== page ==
Although Arey went abroad three times as an undergraduate, she cited her friendships with other students who had vastly different life experiences as her main inspiration for crossing borders.
“One of my best friends from college grew up in a small village in Kenya and went on to study computer science at Duke,” she said. “My friendships with remarkable people like this drove me to explore further and learn more about different parts of the world.”
Arey has appreciated her time so far as a completely new type of learning experience even though she had previously traveled to 15 countries, including Ghana. In the beginning, Arey was unable to do the basics of everyday Ghanaian life such as carrying water on her head or eating scalding hot fufu with her fingers, she said.
“A year later and I conduct all my morning conversations in Fante, I laugh when the market women try to get me to go weed their farms,” she said. “When someone from outside the village calls me ‘Obruni’—the Ghanian word for white person or foreigner—they are immediately corrected: ‘Don’t call her Obruni.’”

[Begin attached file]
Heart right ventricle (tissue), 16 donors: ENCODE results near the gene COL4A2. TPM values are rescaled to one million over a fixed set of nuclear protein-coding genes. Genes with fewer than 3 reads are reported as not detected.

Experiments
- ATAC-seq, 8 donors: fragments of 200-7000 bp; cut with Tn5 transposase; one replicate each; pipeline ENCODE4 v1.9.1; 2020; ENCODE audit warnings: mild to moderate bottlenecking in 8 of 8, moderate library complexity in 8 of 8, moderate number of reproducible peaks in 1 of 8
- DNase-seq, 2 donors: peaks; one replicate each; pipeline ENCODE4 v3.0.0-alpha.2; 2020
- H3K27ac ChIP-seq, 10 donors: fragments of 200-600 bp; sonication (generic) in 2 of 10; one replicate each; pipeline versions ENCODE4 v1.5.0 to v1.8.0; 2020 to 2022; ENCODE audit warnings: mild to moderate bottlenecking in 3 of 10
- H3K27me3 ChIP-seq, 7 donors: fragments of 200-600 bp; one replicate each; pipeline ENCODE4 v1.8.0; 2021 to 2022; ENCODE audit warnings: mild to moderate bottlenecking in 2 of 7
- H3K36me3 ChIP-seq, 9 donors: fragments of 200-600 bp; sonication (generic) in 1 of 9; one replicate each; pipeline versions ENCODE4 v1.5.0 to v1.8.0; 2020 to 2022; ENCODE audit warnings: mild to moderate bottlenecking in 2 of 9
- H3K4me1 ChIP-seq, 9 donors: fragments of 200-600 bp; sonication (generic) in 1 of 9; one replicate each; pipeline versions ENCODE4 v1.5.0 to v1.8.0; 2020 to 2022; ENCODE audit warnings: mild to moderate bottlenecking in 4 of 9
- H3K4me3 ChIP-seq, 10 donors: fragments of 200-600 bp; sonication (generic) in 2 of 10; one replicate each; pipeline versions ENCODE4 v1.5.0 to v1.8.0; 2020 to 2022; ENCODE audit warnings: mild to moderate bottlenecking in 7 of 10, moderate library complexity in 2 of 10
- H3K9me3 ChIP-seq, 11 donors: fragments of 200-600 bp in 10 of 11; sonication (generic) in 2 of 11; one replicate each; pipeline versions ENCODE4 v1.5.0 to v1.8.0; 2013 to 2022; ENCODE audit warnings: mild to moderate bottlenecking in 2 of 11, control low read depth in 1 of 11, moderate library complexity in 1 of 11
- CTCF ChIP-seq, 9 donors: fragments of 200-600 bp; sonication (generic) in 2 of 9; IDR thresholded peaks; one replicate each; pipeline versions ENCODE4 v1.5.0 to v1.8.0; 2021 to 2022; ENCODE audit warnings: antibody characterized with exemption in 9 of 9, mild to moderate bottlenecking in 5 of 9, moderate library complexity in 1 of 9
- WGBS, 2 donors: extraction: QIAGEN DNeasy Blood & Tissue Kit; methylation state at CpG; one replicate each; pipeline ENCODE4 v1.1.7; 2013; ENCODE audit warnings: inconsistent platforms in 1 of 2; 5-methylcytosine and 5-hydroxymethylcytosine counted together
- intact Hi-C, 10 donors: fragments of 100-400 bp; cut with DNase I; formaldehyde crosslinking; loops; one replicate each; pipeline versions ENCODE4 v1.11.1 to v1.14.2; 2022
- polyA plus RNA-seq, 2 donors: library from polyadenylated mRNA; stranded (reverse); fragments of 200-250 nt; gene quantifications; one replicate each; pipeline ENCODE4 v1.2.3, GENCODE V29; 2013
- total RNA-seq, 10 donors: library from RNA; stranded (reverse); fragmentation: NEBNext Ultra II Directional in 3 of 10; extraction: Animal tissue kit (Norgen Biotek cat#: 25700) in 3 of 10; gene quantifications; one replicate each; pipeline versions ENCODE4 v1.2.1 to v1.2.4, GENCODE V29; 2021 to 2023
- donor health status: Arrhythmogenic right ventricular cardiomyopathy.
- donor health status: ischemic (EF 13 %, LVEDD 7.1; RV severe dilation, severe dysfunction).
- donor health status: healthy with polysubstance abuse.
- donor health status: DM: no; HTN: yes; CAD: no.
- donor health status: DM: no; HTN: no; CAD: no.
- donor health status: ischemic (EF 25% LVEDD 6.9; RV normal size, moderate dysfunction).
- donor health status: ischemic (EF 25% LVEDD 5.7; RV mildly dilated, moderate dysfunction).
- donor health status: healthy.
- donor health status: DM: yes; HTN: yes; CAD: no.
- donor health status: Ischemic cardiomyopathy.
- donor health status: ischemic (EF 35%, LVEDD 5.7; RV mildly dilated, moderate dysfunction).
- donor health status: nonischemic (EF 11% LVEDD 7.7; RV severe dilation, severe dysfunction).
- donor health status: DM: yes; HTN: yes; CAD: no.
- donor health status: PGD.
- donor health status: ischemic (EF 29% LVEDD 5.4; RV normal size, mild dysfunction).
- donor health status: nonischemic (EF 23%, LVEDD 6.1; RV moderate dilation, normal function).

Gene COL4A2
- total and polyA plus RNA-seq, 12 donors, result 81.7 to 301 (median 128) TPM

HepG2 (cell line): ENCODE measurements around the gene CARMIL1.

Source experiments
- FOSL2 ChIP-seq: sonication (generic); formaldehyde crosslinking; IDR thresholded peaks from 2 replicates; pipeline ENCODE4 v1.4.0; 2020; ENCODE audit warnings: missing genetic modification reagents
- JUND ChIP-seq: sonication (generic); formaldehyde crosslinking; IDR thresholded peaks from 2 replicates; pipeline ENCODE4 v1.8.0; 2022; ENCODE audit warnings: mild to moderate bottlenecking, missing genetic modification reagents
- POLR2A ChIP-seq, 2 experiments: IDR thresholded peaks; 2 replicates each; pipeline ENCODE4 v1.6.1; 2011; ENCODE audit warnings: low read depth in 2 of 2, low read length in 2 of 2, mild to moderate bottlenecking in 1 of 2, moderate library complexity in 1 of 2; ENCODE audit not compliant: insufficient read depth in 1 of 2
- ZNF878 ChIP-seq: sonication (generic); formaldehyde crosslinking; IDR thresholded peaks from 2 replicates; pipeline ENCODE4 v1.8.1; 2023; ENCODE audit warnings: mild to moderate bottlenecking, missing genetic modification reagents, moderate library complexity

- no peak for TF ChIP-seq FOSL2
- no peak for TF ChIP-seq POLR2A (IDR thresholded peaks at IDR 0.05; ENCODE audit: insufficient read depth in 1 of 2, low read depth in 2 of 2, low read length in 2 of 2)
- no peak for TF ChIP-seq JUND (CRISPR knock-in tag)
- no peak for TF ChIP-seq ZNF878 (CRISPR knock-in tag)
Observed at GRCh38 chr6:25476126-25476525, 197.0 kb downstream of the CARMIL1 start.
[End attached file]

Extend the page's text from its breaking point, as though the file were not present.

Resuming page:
Still, she said Peace Corps is not for everyone, and volunteers should think critically before participating. She compared the more-than-two-year commitment to redoing half of college, with the added challenges of moving to a different country alone and away from familiar language, people and urban amenities.
She added that the experience can be stressful and even hazardous to health given parasites, poor sanitation and food and water-borne illnesses that may be common.